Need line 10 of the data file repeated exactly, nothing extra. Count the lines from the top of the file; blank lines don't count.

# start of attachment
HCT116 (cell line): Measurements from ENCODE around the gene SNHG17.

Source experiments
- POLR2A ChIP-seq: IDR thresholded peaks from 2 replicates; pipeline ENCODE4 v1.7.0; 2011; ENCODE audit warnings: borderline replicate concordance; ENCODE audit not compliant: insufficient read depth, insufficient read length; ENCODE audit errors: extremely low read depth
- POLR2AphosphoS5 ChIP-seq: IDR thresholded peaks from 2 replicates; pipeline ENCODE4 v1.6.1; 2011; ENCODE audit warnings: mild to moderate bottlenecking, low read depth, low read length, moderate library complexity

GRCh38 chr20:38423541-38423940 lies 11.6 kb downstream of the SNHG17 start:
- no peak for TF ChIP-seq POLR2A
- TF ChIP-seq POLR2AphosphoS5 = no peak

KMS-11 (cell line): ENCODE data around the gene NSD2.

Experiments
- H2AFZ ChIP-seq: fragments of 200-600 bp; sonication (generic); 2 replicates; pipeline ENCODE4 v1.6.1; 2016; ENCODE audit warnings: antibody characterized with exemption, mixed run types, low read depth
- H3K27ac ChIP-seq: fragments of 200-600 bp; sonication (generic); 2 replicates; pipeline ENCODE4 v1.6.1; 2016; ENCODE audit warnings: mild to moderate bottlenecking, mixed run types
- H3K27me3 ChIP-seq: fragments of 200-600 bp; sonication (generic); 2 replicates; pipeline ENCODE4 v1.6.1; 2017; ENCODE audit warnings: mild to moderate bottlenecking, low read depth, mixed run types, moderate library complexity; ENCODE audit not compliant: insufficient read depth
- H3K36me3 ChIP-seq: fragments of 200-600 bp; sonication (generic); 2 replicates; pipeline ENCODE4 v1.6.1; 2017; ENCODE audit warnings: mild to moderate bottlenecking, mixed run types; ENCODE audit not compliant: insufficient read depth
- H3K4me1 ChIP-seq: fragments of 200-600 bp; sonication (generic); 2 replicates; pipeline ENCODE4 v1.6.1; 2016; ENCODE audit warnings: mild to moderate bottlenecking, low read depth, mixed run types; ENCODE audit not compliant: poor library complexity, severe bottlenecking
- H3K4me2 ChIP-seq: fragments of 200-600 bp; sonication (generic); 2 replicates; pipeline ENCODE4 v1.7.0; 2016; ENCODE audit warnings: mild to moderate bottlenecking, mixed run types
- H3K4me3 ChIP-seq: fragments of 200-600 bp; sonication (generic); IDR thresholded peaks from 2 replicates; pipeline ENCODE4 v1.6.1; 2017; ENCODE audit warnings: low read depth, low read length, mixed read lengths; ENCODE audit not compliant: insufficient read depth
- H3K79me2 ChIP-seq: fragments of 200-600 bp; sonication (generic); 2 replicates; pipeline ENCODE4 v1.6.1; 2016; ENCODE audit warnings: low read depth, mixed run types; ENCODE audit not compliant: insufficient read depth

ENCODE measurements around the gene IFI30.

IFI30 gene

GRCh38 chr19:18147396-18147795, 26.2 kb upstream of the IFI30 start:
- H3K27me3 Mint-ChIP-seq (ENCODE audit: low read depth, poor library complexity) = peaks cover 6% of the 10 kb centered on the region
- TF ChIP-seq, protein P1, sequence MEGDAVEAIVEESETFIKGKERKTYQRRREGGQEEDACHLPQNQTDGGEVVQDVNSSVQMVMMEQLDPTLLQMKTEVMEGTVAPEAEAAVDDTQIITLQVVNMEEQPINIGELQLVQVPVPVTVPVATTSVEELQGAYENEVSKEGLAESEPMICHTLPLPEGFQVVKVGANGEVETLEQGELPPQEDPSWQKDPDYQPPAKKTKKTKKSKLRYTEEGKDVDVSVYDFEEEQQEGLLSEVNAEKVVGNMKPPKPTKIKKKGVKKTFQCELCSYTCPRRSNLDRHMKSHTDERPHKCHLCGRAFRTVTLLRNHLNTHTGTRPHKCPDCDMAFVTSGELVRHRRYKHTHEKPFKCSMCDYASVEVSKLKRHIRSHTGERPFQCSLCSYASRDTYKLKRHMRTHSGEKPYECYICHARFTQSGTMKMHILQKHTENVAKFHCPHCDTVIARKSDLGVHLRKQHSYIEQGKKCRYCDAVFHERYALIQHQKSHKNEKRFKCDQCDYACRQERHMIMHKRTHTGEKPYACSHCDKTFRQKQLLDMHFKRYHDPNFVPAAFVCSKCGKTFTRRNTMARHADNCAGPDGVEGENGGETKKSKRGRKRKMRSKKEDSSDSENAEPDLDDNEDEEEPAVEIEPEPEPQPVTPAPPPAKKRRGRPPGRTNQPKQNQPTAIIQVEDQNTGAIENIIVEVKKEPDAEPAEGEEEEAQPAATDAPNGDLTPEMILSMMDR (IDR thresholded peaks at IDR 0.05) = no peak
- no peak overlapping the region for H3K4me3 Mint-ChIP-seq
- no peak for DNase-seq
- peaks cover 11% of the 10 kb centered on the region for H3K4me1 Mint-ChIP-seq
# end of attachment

- H2AFZ ChIP-seq: fragments of 200-600 bp; sonication (generic); 2 replicates; pipeline ENCODE4 v1.6.1; 2016; ENCODE audit warnings: antibody characterized with exemption, mixed run types, low read depth